Advertisement

Former Mexico Prosecutor's Deportation Denied Again

February 29, 1996|ROBERT L. JACKSON | TIMES STAFF WRITER

WASHINGTON — A federal judge Wednesday rejected a last-ditch attempt by the U.S. government to deport a former high-ranking Mexican law enforcement official to his homeland for prosecution, increasing chances that he will go free.

Federal authorities, at the behest of the Mexican government, have been struggling for almost a year to send Mario Ruiz Massieu, Mexico's former deputy attorney general, home to face corruption charges.

But U.S. District Judge Maryanne Trump Barry in Newark, N.J., ruled that the deportation bid is based on a vague statute.

She suspended her order freeing Ruiz Massieu until Friday to give the government time to appeal.

Justice Department lawyer David J. Kline told reporters that an appeal will be filed. If appellate judges step in, the Ruiz Massieu case still could be well short of resolution.

Pending an appellate ruling, Ruiz Massieu could remain in custody for two to three more months, attorneys said.

If he is freed, he may remain in the United States until his previously filed application for political asylum is ruled on by a federal immigration hearing officer--which could take up to three years.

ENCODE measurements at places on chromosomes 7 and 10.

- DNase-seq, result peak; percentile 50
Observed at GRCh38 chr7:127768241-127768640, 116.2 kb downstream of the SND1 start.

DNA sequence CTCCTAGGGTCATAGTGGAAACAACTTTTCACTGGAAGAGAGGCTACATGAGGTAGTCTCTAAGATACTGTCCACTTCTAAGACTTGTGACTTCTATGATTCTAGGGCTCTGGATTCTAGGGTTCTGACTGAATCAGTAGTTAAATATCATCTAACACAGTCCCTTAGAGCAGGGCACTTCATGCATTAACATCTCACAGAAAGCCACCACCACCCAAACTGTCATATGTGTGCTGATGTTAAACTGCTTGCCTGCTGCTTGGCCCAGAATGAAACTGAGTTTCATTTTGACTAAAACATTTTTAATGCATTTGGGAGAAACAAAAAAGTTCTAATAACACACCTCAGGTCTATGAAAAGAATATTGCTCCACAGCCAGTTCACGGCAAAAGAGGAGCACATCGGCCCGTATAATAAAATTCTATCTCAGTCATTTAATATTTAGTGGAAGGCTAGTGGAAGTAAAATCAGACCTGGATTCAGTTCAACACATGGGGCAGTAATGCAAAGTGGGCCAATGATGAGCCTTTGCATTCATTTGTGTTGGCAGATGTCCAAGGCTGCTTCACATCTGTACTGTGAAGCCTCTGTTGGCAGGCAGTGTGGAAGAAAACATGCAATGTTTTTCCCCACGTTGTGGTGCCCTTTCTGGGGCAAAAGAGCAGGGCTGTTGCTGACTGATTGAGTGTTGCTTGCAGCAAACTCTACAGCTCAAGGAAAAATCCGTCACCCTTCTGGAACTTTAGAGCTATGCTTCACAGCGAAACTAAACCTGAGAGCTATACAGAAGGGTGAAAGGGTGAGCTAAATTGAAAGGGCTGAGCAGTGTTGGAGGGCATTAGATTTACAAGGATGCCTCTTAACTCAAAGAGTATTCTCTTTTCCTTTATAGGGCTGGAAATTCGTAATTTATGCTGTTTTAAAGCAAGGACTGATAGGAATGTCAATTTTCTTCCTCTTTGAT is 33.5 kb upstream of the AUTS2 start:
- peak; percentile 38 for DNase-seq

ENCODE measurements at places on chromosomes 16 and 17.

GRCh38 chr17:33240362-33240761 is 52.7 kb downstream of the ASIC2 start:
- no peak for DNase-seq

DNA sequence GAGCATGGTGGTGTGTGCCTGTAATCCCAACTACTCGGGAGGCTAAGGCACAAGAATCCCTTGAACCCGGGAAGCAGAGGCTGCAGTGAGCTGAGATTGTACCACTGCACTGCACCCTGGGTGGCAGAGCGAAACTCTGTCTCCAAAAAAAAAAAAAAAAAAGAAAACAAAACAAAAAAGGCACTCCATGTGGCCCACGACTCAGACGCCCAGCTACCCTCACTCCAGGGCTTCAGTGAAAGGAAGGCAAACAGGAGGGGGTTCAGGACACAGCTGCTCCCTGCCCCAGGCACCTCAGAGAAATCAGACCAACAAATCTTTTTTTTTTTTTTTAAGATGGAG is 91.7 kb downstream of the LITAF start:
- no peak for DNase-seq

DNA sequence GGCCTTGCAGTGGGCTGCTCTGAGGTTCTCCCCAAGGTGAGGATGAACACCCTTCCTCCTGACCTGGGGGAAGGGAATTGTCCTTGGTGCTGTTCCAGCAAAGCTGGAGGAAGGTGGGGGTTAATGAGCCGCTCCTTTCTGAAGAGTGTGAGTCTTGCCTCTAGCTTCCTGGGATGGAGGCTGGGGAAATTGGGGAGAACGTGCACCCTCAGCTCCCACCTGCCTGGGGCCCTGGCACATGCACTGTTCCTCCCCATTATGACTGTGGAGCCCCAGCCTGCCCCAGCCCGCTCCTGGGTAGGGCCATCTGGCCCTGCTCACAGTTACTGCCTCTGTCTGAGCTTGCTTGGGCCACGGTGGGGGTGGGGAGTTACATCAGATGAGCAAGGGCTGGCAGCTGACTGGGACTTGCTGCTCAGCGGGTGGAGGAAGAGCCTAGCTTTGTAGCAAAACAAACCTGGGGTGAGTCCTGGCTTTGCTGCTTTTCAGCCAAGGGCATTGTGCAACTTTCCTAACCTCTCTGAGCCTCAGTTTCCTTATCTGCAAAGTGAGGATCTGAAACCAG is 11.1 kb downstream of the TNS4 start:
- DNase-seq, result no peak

Before Wednesday's ruling, Ruiz Massieu won four U.S. court decisions rejecting extradition requests by U.S. and Mexican authorities.

U.S. prosecutors ultimately gave up pressing criminal charges on behalf of Mexico and instead sought Ruiz Massieu's deportation on grounds that his continued presence in the United States "would have potentially serious adverse foreign policy consequences."

In her opinion, Barry said the rarely used "foreign policy" section of U.S. deportation law allowed Ruiz Massieu no meaningful response and called it unconstitutional, "Kafkaesque" and a "breathtaking departure" from other methods of deporting unwanted foreigners.

The criminal case against Ruiz Massieu has been based on charges that he fled Mexico with $200,000 in funds belonging to his government. He is also accused of embezzling other funds, accepting drug traffickers' bribes and obstructing an inquiry into the 1994 assassination of his brother to protect people close to former President Carlos Salinas de Gortari.

Ruiz Massieu, 45, has denied all the charges.

Advertisement
Los Angeles Times Articles
|
|
|